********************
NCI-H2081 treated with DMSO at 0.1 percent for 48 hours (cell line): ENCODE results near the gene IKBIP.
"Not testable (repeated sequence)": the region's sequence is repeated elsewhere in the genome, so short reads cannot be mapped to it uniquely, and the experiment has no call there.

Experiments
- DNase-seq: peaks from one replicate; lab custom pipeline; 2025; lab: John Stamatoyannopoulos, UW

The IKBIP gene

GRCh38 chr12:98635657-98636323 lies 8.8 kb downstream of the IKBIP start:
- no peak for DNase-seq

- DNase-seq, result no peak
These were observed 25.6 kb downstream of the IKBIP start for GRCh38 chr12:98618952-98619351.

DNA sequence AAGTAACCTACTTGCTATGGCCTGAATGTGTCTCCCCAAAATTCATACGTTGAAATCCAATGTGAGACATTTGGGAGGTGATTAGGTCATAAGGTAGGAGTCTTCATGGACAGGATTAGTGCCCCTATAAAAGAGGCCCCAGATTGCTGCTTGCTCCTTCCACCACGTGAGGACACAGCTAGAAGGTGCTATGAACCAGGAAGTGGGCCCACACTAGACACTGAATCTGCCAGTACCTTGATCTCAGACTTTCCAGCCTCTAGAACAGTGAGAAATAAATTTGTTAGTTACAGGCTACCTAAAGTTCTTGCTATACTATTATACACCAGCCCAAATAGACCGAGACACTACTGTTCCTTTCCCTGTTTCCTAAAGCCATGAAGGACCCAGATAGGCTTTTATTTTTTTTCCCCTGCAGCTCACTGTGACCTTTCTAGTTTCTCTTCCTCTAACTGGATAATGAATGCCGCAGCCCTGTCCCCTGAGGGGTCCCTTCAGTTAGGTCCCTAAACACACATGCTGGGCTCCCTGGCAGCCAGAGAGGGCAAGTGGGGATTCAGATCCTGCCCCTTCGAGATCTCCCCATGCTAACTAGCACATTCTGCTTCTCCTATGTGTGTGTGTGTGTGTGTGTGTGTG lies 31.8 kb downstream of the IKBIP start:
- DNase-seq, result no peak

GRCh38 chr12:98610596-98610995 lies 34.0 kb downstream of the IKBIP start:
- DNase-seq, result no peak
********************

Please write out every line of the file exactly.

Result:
NCI-H2081 treated with DMSO at 0.1 percent for 48 hours (cell line): ENCODE results near the gene IKBIP.
"Not testable (repeated sequence)": the region's sequence is repeated elsewhere in the genome, so short reads cannot be mapped to it uniquely, and the experiment has no call there.

Experiments
- DNase-seq: peaks from one replicate; lab custom pipeline; 2025; lab: John Stamatoyannopoulos, UW

The IKBIP gene

GRCh38 chr12:98635657-98636323 lies 8.8 kb downstream of the IKBIP start:
- no peak for DNase-seq

- DNase-seq, result no peak
These were observed 25.6 kb downstream of the IKBIP start for GRCh38 chr12:98618952-98619351.

DNA sequence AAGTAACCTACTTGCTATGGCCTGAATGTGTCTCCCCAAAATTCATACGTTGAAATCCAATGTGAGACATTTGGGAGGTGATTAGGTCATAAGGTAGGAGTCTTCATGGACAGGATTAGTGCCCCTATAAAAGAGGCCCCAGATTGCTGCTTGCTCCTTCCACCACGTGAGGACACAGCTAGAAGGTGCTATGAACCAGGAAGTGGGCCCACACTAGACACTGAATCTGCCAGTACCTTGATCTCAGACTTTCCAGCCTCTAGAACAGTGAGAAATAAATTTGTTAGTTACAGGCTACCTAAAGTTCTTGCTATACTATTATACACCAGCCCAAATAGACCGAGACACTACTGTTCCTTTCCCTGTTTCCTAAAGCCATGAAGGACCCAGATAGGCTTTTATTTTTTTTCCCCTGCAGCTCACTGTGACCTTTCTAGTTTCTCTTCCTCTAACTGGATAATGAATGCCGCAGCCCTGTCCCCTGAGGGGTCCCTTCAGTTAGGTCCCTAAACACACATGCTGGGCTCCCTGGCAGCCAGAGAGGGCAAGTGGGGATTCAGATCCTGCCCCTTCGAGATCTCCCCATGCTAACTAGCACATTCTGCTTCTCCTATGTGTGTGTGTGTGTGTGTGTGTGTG lies 31.8 kb downstream of the IKBIP start:
- DNase-seq, result no peak

GRCh38 chr12:98610596-98610995 lies 34.0 kb downstream of the IKBIP start:
- DNase-seq, result no peak